Link: http://colinfarrelly.blogspot.com/2012/12/readers-digest-interview-on-aging-and.html

Cells Derived From Embryonic Stem Cells Rebuild an Artery

Regenerative medicine is not an all or nothing field of research. There are many useful waypoints on the road to being able to grow perfectly formed organs, blood vessels, muscle, and other tissues to order and from a patient's own cells. The partial results and half-way houses include a range of potential therapies and technologies that will be a great improvement over the present clinical state of the art.

Roadmaps in this sort of research tend to look like this:

  • Gain knowledge of the underlying mechanisms: cell signaling, stem cell life cycles, and so forth.
  • Use this new knowledge to better understand the workings of existing therapies, and perhaps optimize them a little.
  • Produce new tools for diagnosis and testing procedures based on what is now known.
  • Develop a helpful therapy that meets some fraction of the end goal: healing damage in an organ rather than growing a new organ; growing cells to populate a bioartificial system that carries out some of an organ's function, for use in dialysis for example; and so forth.
  • Build poor versions of the end goal and find uses for them. The ability to grow small masses of tissue that can carry out some of the functions of a liver or a kidney may be very helpful as implants for those suffering organ failure, for example.
  • Finally, the end goal: organs grown from a patient's cells that are good enough for transplant.

Below is an example of one type of waypoint in tissue engineering that is presently under widespread development: the use of cell transplants to spur regeneration and regrowth that would otherwise not have happened. This is a logical application of some of the knowledge gained regarding organ formation and growth; which cells are important, how they work together, and how they signal one another.

Stem cells found to heal damaged artery in lab study

[Scientists] have for the first time demonstrated that baboon embryonic stem cells can be programmed to completely restore a severely damaged artery. These early results show promise for eventually developing stem cell therapies to restore human tissues or organs damaged by age or disease.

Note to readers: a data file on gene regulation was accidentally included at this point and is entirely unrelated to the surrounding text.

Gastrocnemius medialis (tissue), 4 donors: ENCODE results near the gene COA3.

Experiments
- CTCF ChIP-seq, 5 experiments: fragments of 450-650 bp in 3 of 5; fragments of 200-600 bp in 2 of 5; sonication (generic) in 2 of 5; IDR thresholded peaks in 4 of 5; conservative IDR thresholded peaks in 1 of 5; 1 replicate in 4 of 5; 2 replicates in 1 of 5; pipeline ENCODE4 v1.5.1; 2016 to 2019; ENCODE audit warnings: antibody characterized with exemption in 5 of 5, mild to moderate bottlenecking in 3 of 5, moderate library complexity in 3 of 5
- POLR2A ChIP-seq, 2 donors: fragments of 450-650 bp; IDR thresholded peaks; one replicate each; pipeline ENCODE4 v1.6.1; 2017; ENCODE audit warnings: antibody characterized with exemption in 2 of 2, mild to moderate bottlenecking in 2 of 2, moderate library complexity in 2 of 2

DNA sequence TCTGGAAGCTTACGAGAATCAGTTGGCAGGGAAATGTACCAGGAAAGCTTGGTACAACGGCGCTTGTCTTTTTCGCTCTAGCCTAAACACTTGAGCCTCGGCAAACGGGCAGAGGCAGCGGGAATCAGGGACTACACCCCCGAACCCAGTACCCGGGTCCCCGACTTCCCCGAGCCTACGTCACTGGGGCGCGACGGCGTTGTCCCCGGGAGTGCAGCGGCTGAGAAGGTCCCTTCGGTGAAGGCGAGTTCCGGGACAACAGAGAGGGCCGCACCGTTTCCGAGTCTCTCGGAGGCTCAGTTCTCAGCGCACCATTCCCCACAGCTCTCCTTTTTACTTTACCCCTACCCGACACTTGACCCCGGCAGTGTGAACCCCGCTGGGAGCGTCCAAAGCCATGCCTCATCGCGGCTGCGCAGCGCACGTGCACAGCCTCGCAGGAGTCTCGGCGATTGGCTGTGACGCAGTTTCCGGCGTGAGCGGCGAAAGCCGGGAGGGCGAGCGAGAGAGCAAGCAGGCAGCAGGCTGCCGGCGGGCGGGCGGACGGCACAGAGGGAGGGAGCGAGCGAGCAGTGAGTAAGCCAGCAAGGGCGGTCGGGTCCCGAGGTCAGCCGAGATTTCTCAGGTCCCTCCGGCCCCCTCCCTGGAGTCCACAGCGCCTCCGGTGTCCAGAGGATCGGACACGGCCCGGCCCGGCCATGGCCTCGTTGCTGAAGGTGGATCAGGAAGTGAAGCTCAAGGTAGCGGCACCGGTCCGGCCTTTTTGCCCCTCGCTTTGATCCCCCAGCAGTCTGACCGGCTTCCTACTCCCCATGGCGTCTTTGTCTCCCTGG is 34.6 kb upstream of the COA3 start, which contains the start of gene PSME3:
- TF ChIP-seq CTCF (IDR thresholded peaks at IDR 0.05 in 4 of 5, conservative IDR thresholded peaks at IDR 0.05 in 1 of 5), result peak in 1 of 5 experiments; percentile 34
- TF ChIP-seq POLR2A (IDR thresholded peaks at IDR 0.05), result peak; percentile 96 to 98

Researchers completely removed the cells that line the inside surface from a segment of artery, and then put cells that had been derived from embryonic stem cells inside the artery. They then connected both ends of the arterial segment to plastic tubing inside a device called a bioreactor which is designed to grow cells and tissues. The scientists then pumped fluid through the artery under pressure as if blood were flowing through it. The outside of the artery was bathed in another fluid to sustain the cells located there.

Three days later, the complex structure of the inner surface was beginning to regenerate, and by 14 days, the inside of the artery had been perfectly restored to its complex natural state. It went from a non-functional tube to a complex fully functional artery. "Just think of what this kind of treatment would mean to a patient who had just suffered a heart attack as a consequence of a damaged coronary artery. And this is the real potential of stem cell regenerative medicine - that is, a treatment with stem cells that regenerates a damaged or destroyed tissue or organ."

Fat Tissue Knockout of Mitochondrial Transcription Factor A is Beneficial, and May Extend Life in Mice

Mitochondrial transcription factor A (TFAM) plays a number of important roles and shows up in connection with protofection research aimed at mitochondrial repair. Separately, researchers observe benefits by removing it from the fat tissue of mice:

Mutations in genes involved in the electron transport chain that cause mitochondrial dysfunction can sometimes paradoxically lead to improved health and/or enhanced longevity. One example is the situation in mice with conditional knockout of the mitochondrial transcription factor A (TFAM) specifically in fat. These F-TFKO mice exhibit mitochondrial dysfunction with increased energy expenditure, but are protected from age- and diet-induced obesity, insulin resistance and hepatosteatosis, despite increased food intake.

Mitochondrial DNA (mtDNA) is maternally inherited with multiple copies in each mitochondria. TFAM plays a critical role in maintenance and expression of mtDNA, and reductions of mtDNA copy number usually correlate with reduction of mitochondria content and function. So, how does a reduction in TFAM in fat have this beneficial effect?